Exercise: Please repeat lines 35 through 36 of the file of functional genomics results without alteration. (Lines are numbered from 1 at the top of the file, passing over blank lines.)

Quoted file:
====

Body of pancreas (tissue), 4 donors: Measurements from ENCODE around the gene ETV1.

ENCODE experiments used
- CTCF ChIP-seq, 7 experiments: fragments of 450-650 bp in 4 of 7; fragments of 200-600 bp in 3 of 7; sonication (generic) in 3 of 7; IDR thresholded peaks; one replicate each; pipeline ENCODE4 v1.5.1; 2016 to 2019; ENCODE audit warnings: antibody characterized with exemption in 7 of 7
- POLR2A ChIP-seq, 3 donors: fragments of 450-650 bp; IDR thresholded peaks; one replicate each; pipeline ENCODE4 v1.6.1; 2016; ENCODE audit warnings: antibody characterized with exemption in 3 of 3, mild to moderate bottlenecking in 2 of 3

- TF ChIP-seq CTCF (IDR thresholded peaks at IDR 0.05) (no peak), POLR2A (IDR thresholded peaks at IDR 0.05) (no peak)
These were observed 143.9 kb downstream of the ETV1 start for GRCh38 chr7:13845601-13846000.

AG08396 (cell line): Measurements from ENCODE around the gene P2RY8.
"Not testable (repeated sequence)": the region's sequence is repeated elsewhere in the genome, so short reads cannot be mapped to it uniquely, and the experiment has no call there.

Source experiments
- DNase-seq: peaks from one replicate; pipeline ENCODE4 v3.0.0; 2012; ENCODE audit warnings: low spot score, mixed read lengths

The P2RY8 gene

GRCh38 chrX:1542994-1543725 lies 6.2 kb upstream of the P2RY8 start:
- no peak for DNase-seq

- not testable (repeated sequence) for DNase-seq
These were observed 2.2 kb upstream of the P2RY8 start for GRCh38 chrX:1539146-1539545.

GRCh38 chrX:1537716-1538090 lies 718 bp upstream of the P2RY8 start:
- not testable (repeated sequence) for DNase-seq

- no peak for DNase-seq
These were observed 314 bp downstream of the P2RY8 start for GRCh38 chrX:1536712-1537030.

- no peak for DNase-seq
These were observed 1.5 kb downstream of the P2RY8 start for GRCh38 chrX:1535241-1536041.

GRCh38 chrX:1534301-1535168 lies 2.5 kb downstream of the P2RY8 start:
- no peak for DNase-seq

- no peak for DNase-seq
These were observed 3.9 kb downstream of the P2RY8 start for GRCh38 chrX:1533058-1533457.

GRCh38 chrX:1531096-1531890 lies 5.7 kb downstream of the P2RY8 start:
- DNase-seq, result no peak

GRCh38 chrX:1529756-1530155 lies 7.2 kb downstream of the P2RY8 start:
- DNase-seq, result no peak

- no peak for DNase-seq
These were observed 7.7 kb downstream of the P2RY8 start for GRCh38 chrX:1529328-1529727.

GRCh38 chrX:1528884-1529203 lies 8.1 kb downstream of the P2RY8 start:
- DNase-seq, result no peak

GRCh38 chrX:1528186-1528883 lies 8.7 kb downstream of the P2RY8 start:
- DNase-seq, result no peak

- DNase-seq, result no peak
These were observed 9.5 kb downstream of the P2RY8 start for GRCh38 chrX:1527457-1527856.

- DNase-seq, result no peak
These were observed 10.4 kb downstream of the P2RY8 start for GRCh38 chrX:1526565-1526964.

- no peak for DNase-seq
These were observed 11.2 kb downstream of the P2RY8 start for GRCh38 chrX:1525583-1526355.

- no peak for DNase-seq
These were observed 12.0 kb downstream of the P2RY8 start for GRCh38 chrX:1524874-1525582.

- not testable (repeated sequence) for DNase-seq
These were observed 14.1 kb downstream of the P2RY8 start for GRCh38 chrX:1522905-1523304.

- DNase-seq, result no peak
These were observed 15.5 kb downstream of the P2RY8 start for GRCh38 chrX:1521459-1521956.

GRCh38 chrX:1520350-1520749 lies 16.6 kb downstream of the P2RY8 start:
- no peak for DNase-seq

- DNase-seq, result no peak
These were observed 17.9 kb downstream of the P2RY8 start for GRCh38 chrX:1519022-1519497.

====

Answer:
- DNase-seq, result no peak

- DNase-seq, result no peak